The expression levels of PAK5 and Ezrin in osteosarcoma were detected via immunohistochemistry. The para-tumor tissue was used as the control group. Yellow staining in cytoplasm and surrounding mesenchyme was regarded as PAK5-positive expression, while brown staining in nucleus was regarded as Ezrin-positive expression. The immunohistochemical results of PAK5 in osteosarcoma and para-tumor tissue are shown in Fig. 5: The expression level of PAK5 in osteosarcoma was significantly higher than that in para-tumor tissue, and the difference was statistically significant (P<0.01). The immunohistochemical results of Ezrin in osteosarcoma and para-tumor tissue are shown in Fig. 6: The expression level of Ezrin in osteosarcoma was significantly higher than that in para-tumor tissue, and the difference was statistically significant (P<0.01).

Analysis of correlation between PAK5 and Ezrin expression levels in osteosarcoma patients

The CDDP resistance situation of 78 osteosarcoma patients was recorded, the positive rates of PAK and Ezrin were detected and correlation analysis was performed for the expressions of PAK and Ezrin. Pearson's correlation analysis showed that the expressions of PAK and Ezrin were positively correlated in drug resistance of osteosarcoma (r=0.197, P=0.023). The results are shown in Table III.

Table III.

Correlation between PAK5 and Ezrin expression in osteosarcoma tissues.

Table III.

Correlation between PAK5 and Ezrin expression in osteosarcoma tissues.

PAK5

EzrinPositiveNegativerP-value
Positive38130.1970.023
Negative329

Discussion

Osteosarcoma is the most common malignant bone tumor in clinic at present, which often occurs in young people, and its main clinical manifestations are progressively aggravated bone pain and local swelling (10,11). The 5-year survival rate of osteosarcoma patients is low, placing great economic and mental burdens on the society and family (12). The chemotherapy drug resistance in the treatment process of osteosarcoma is the problem puzzling clinicians currently. There is related literature reporting that the expression levels of some important genes and proteins not only affect the occurrence and development of osteosarcoma, but also are closely related to the clinical treatment effect of osteosarcoma (13).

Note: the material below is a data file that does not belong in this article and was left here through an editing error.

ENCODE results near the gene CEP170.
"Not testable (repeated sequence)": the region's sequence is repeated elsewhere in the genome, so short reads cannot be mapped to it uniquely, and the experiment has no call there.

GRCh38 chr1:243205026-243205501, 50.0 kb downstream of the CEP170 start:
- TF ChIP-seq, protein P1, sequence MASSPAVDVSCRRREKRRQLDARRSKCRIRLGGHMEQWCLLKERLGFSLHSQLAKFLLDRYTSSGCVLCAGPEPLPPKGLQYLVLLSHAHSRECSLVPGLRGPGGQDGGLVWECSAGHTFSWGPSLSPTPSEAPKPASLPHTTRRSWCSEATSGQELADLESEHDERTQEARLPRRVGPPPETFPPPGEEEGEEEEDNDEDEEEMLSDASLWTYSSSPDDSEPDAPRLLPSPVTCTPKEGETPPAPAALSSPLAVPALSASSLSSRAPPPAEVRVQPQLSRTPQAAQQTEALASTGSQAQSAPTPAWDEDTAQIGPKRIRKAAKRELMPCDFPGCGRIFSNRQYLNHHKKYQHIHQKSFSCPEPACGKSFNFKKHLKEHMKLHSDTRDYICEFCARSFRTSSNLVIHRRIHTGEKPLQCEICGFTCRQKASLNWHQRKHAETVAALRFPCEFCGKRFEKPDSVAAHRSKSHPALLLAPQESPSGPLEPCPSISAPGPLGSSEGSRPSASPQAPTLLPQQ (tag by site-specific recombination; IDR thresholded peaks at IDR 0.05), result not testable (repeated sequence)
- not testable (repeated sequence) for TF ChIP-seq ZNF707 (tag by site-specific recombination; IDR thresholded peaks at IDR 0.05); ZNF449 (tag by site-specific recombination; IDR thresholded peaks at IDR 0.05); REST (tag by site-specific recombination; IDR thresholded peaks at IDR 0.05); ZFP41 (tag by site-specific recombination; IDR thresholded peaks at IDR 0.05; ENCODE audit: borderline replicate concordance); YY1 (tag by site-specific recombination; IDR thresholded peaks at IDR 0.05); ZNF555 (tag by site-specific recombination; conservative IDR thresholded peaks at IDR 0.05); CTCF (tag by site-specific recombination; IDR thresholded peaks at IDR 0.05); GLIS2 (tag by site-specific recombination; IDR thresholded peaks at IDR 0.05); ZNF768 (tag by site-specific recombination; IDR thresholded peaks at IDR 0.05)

PAK is an evolutionarily highly conserved protein kinase, and it plays an important role in occurrence, invasion and metastasis of tumors (14). PAK5 has been seldom studied, and it is a newly-discovered member in PAK family, which is capable of activating the cell survival signaling pathway and protecting the cell survival (15). Previous studies have shown that PAK5 may play an important role in the development and progression of malignant tumors. Gu et al (16) detected the expression of PAK5 in tumor tissues of osteosarcoma patients via immunohistochemistry, and found that PAK5 was highly expressed in osteosarcoma patients, suggesting that PAK5 may be related to the pathogenesis of osteosarcoma. Ezrin protein is a member of the cytoskeletal cross-linked protein ERM, which mainly mediates the connective function of membrane and cytoskeleton with a series of functions for relevant cells (17). The excessive expression and activation of Ezrin can lead to abnormal intercellular signal transmission and promote tumor cell metastasis, thus playing a role in tumor invasion and metastasis (18,19). Studies have shown that Ezrin protein is closely related to pulmonary metastasis of osteosarcoma patients, which can be used as an index of predicting the prognosis and survival (20). In the present study, the expression levels of PAK5 and Ezrin in tumor tissues and para-tumor tissues of patients with osteosarcoma resistance were analyzed by western blot analysis. The results showed that the expression levels of PAK5 and Ezrin in osteosarcoma tissues were significantly higher than those in para-tumor tissues, suggesting that the drug resistance of osteosarcoma patients may be closely related to the high expression of PAK5 and Ezrin. The CDDP-resistance osteosarcoma cell line was constructed and the expression of PAK5 and Ezrin was detected via semi-qPCR and western blot analysis from the gene and protein level. The results showed that the expression quantities of PAK5 and Ezrin in CDDP-resistance osteosarcoma cell line were significantly higher than those in osteosarcoma cell line, which was consistent with the results in osteosarcoma patients. The above results revealed in vivo and in vitro that PAK5 and Ezrin are closely related to the drug resistance of osteosarcoma patients. The correlation study on expression of PAK5 and Ezrin showed that the expression of PAK5 and Ezrin are positively correlated (r=0.197, P=0.023), suggesting that PAK5 and Ezrin may affect the drug resistance of osteosarcoma to chemotherapy drugs through synergistic effect.

In conclusion, PAK5 and Ezrin are closely related to the drug resistance of osteosarcoma, which provides clinical reference for clinically clarifying drug resistance mechanism of osteosarcoma. However, there were still some short comings in this study: Related mechanism of PAK5 and Ezrin involved in drug resistance of osteosarcoma was not studied deeply, the sample size in this experiment was small and the comparative study was not performed for healthy volunteer samples, so the results need to be further confirmed. However, the research values of PAK5 and Ezrin in drug resistance of osteosarcoma are beyond doubt, which can bring a new breakthrough for clinical chemotherapy of osteosarcoma.